Can you coach your rowing eight to win?
This cube has ink on each face which leaves marks on paper as it is rolled. Can you work out what is on each face and the route it has taken?
Mr McGregor has a magic potting shed. Overnight, the number of
plants in it doubles. He'd like to put the same number of plants in
each of three gardens, planting one garden each day. Can he do it?
We're excited about this new program for drawing beautiful mathematical designs. Can you work out how we made our first few pictures and, even better, share your most elegant solutions with us?
This second Sudoku article discusses "Corresponding Sudokus" which are pairs of Sudokus with terms that can be matched using a substitution rule.
There is a long tradition of creating mazes throughout history and across the world. This article gives details of mazes you can visit and those that you can tackle on paper.
Two sudokus in one. Challenge yourself to make the necessary
Four numbers on an intersection that need to be placed in the
surrounding cells. That is all you need to know to solve this
A few extra challenges set by some young NRICH members.
An extra constraint means this Sudoku requires you to think in
diagonals as well as horizontal and vertical lines and boxes of
This article for teachers describes several games, found on the
site, all of which have a related structure that can be used to
develop the skills of strategic planning.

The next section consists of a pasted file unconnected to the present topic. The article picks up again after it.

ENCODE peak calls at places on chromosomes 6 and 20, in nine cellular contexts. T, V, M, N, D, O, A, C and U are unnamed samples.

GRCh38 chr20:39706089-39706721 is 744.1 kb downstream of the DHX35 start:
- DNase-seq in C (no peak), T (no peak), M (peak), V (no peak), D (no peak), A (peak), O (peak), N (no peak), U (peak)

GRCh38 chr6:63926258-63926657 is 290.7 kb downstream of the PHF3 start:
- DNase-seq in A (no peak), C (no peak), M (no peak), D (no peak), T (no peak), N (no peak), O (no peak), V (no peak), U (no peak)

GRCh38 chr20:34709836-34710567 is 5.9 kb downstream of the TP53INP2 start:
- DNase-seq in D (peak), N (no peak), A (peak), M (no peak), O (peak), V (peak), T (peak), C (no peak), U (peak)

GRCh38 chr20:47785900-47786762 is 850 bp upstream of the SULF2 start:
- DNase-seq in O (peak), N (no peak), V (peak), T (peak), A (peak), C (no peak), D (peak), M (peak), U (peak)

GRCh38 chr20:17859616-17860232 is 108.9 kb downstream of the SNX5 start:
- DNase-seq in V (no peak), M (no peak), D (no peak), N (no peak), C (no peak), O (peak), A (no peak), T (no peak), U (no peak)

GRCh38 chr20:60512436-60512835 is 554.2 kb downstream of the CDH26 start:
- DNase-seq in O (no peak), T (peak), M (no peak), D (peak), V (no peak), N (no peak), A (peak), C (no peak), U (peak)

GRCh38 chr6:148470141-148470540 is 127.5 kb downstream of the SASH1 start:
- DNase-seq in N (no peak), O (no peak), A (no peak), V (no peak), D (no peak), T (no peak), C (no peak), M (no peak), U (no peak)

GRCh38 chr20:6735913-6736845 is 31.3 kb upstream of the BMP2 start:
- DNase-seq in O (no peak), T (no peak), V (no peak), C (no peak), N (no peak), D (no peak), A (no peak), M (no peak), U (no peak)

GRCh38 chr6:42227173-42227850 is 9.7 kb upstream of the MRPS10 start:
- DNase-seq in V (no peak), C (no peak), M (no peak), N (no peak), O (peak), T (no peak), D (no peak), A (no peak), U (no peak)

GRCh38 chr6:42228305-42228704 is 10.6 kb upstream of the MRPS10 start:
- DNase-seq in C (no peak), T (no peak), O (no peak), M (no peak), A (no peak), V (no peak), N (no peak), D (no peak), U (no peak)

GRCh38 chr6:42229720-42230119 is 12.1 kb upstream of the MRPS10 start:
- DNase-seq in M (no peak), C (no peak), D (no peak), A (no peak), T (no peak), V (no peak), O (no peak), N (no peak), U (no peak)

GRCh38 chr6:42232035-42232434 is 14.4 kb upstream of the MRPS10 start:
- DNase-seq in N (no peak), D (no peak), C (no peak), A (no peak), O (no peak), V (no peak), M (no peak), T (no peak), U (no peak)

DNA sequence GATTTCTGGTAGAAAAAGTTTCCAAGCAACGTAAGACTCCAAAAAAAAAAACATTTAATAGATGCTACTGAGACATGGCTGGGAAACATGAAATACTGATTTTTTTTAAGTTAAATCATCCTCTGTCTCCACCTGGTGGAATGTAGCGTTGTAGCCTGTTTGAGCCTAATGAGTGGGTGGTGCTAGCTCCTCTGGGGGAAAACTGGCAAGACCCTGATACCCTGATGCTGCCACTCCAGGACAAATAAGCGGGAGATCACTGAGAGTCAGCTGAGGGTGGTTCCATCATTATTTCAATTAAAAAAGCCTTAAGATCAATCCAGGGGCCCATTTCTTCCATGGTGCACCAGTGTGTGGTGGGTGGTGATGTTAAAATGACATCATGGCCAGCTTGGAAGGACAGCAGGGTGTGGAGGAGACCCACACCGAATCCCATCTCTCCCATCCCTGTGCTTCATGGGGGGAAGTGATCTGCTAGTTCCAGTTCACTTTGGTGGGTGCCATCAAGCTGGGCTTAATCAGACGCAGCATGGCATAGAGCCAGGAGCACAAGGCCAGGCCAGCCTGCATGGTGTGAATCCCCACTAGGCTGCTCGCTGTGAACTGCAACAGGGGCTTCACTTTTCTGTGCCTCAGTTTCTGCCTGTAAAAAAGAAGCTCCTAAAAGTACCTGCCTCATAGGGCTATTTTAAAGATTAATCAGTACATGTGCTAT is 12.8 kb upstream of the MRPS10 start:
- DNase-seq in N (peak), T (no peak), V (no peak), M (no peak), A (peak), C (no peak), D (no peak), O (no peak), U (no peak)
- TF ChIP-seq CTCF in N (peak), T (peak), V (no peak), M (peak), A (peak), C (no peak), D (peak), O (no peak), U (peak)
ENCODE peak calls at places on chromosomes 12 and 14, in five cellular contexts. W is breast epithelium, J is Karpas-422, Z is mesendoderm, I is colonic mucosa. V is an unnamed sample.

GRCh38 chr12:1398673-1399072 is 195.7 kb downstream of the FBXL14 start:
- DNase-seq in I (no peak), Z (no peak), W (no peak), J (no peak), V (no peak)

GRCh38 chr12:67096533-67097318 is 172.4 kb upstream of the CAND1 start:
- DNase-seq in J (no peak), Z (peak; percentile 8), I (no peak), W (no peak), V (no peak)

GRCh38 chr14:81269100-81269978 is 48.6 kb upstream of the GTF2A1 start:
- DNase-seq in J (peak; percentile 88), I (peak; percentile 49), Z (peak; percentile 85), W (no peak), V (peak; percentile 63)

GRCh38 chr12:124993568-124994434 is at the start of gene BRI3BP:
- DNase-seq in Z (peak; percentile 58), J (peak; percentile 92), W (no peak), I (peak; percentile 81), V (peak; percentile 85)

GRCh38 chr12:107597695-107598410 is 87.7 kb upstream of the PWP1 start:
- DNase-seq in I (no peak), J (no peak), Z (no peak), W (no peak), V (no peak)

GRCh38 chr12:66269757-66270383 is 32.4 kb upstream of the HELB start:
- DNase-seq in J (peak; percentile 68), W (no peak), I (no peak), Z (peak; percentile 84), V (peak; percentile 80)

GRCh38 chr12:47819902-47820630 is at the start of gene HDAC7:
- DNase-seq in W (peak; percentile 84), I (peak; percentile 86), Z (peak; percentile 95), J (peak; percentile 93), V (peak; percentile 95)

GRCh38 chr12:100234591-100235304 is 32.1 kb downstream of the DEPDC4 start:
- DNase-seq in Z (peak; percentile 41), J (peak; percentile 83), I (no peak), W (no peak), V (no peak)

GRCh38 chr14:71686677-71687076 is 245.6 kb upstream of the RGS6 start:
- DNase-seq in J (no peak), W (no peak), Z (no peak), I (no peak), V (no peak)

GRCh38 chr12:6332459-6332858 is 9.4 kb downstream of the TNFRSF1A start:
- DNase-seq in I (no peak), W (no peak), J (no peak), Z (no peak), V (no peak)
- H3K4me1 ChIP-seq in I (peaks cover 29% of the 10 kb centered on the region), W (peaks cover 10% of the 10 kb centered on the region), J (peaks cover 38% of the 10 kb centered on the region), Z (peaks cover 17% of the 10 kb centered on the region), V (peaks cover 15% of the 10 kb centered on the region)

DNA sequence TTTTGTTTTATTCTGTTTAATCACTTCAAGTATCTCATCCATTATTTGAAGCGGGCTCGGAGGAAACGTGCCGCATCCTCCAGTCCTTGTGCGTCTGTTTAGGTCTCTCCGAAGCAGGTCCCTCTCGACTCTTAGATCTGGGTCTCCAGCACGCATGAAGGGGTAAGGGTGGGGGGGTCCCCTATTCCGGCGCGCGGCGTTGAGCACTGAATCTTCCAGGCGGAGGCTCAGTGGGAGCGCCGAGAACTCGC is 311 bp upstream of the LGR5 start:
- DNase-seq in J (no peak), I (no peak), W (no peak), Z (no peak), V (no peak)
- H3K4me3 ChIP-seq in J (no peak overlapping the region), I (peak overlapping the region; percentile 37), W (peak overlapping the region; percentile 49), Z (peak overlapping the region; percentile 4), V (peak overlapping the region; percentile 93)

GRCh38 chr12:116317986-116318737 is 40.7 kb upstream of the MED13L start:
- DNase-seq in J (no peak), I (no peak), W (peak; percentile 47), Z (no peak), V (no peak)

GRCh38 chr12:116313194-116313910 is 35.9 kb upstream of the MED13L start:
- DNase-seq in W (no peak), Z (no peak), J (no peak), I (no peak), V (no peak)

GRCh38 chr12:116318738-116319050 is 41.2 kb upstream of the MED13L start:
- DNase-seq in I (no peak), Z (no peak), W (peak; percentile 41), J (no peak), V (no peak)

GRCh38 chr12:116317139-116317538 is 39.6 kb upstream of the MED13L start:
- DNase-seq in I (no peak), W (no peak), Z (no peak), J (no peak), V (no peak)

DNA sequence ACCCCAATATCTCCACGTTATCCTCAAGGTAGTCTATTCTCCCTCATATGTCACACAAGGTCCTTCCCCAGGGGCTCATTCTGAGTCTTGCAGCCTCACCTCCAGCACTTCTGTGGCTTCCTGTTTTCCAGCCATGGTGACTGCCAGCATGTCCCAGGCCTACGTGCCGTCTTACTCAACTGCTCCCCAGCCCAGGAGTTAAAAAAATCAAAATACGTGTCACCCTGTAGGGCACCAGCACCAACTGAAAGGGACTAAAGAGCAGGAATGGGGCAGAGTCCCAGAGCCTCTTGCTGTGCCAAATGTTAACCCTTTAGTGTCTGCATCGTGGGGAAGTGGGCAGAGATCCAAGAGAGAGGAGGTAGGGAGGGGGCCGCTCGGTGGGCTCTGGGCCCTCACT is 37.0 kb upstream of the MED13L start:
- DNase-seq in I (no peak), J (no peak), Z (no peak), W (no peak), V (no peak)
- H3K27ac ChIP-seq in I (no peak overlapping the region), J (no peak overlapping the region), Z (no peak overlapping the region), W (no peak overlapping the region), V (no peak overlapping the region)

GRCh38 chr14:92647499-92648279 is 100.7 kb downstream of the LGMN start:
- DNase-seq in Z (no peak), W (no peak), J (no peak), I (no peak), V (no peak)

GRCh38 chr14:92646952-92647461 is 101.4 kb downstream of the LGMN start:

A cinema has 100 seats. Show how it is possible to sell exactly 100
tickets and take exactly £100 if the prices are £10 for
adults, 50p for pensioners and 10p for children.
The number of plants in Mr McGregor's magic potting shed increases
overnight. He'd like to put the same number of plants in each of
his gardens, planting one garden each day. How can he do it?
Starting with four different triangles, imagine you have an
unlimited number of each type. How many different tetrahedra can
you make? Convince us you have found them all.
The letters of the word ABACUS have been arranged in the shape of a
triangle. How many different ways can you find to read the word
ABACUS from this triangular pattern?
A Sudoku based on clues that give the differences between adjacent cells.
Use the interactivity to listen to the bells ringing a pattern. Now
it's your turn! Play one of the bells yourself. How do you know
when it is your turn to ring?
Rather than using the numbers 1-9, this sudoku uses the nine
different letters used to make the words "Advent Calendar".
Many numbers can be expressed as the sum of two or more consecutive integers. For example, 15=7+8 and 10=1+2+3+4. Can you say which numbers can be expressed in this way?
A Sudoku with clues as ratios.
A Sudoku with a twist.
This pair of linked Sudokus matches letters with numbers and hides a seasonal greeting. Can you find it?
If you have only 40 metres of fencing available, what is the maximum area of land you can fence off?
Draw some isosceles triangles with an area of $9$cm$^2$ and a vertex at (20,20). If all the vertices must have whole number coordinates, how many is it possible to draw?